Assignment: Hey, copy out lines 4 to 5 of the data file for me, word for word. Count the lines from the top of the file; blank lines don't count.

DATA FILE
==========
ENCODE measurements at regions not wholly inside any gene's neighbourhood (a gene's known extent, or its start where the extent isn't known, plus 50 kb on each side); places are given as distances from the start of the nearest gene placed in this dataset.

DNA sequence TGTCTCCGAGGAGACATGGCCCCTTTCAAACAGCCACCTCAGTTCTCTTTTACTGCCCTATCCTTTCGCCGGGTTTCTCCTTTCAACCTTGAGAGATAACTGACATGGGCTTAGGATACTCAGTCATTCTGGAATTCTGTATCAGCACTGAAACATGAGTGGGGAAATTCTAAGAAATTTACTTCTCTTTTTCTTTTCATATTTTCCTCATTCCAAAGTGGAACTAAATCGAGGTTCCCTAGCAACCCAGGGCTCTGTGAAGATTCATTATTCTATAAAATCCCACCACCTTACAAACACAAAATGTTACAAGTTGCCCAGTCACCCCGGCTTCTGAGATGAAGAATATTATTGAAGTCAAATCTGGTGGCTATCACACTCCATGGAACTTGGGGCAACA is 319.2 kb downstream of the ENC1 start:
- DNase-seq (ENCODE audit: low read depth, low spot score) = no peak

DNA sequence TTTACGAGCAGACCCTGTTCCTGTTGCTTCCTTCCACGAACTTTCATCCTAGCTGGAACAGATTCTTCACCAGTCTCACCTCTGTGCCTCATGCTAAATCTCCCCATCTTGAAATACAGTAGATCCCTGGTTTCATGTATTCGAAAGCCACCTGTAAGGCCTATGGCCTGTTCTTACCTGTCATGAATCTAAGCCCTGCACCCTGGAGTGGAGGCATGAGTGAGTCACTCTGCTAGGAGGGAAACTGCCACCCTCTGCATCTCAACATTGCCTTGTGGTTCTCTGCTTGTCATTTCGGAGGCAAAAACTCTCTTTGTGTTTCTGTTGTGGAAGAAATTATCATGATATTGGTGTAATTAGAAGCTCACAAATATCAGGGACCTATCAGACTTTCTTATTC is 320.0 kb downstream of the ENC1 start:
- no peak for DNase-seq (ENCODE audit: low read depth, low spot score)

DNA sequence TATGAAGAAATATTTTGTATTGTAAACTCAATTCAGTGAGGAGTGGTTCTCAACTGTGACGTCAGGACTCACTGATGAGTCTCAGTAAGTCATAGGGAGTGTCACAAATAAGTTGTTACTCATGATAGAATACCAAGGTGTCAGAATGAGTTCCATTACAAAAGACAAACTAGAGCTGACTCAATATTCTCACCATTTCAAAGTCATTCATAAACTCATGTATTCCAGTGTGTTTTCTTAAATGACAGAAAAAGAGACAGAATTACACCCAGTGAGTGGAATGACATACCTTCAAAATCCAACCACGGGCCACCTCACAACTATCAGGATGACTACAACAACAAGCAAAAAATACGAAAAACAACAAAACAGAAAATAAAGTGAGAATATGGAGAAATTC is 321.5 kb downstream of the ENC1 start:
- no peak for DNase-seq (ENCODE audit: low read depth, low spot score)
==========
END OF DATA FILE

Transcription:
DNA sequence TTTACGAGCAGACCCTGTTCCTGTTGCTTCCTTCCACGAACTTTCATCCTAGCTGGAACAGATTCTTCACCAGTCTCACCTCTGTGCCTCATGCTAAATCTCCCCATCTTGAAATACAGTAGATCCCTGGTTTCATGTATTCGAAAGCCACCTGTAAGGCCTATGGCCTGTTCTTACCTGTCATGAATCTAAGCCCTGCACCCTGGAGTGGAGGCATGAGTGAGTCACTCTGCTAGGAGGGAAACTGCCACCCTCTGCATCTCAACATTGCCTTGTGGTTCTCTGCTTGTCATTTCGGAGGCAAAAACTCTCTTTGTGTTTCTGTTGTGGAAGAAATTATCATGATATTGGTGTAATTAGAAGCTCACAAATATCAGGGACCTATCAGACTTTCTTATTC is 320.0 kb downstream of the ENC1 start:
- no peak for DNase-seq (ENCODE audit: low read depth, low spot score)